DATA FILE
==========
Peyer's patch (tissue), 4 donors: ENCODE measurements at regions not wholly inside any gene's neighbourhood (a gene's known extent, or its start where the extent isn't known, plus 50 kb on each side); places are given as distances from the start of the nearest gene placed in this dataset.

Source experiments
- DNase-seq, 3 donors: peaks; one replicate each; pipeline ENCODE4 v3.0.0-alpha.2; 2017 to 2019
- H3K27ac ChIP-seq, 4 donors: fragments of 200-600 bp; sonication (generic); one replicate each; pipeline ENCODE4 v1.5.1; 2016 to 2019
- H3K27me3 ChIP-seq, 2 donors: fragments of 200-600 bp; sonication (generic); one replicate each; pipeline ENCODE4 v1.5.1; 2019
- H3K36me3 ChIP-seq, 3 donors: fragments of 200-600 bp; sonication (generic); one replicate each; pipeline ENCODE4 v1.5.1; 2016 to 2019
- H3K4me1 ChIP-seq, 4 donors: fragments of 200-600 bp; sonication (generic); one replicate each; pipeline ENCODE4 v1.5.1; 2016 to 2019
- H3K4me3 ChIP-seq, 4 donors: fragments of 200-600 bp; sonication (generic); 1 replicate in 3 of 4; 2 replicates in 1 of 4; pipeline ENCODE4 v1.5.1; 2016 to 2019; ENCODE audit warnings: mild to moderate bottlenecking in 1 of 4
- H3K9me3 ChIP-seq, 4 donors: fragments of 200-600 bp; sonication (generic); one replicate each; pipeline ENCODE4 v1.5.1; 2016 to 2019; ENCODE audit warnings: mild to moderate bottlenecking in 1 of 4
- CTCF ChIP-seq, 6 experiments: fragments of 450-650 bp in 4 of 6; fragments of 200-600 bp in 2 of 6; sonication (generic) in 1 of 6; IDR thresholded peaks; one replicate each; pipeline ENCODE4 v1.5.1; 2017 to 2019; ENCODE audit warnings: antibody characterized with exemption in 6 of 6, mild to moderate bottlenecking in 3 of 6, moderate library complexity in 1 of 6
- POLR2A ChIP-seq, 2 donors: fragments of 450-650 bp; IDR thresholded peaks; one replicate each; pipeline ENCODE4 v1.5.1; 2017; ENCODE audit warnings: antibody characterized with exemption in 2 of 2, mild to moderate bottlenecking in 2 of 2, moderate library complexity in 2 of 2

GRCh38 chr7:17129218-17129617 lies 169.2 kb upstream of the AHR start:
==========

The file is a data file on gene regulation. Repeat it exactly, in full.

Peyer's patch (tissue), 4 donors: ENCODE measurements at regions not wholly inside any gene's neighbourhood (a gene's known extent, or its start where the extent isn't known, plus 50 kb on each side); places are given as distances from the start of the nearest gene placed in this dataset.

Source experiments
- DNase-seq, 3 donors: peaks; one replicate each; pipeline ENCODE4 v3.0.0-alpha.2; 2017 to 2019
- H3K27ac ChIP-seq, 4 donors: fragments of 200-600 bp; sonication (generic); one replicate each; pipeline ENCODE4 v1.5.1; 2016 to 2019
- H3K27me3 ChIP-seq, 2 donors: fragments of 200-600 bp; sonication (generic); one replicate each; pipeline ENCODE4 v1.5.1; 2019
- H3K36me3 ChIP-seq, 3 donors: fragments of 200-600 bp; sonication (generic); one replicate each; pipeline ENCODE4 v1.5.1; 2016 to 2019
- H3K4me1 ChIP-seq, 4 donors: fragments of 200-600 bp; sonication (generic); one replicate each; pipeline ENCODE4 v1.5.1; 2016 to 2019
- H3K4me3 ChIP-seq, 4 donors: fragments of 200-600 bp; sonication (generic); 1 replicate in 3 of 4; 2 replicates in 1 of 4; pipeline ENCODE4 v1.5.1; 2016 to 2019; ENCODE audit warnings: mild to moderate bottlenecking in 1 of 4
- H3K9me3 ChIP-seq, 4 donors: fragments of 200-600 bp; sonication (generic); one replicate each; pipeline ENCODE4 v1.5.1; 2016 to 2019; ENCODE audit warnings: mild to moderate bottlenecking in 1 of 4
- CTCF ChIP-seq, 6 experiments: fragments of 450-650 bp in 4 of 6; fragments of 200-600 bp in 2 of 6; sonication (generic) in 1 of 6; IDR thresholded peaks; one replicate each; pipeline ENCODE4 v1.5.1; 2017 to 2019; ENCODE audit warnings: antibody characterized with exemption in 6 of 6, mild to moderate bottlenecking in 3 of 6, moderate library complexity in 1 of 6
- POLR2A ChIP-seq, 2 donors: fragments of 450-650 bp; IDR thresholded peaks; one replicate each; pipeline ENCODE4 v1.5.1; 2017; ENCODE audit warnings: antibody characterized with exemption in 2 of 2, mild to moderate bottlenecking in 2 of 2, moderate library complexity in 2 of 2

GRCh38 chr7:17129218-17129617 lies 169.2 kb upstream of the AHR start: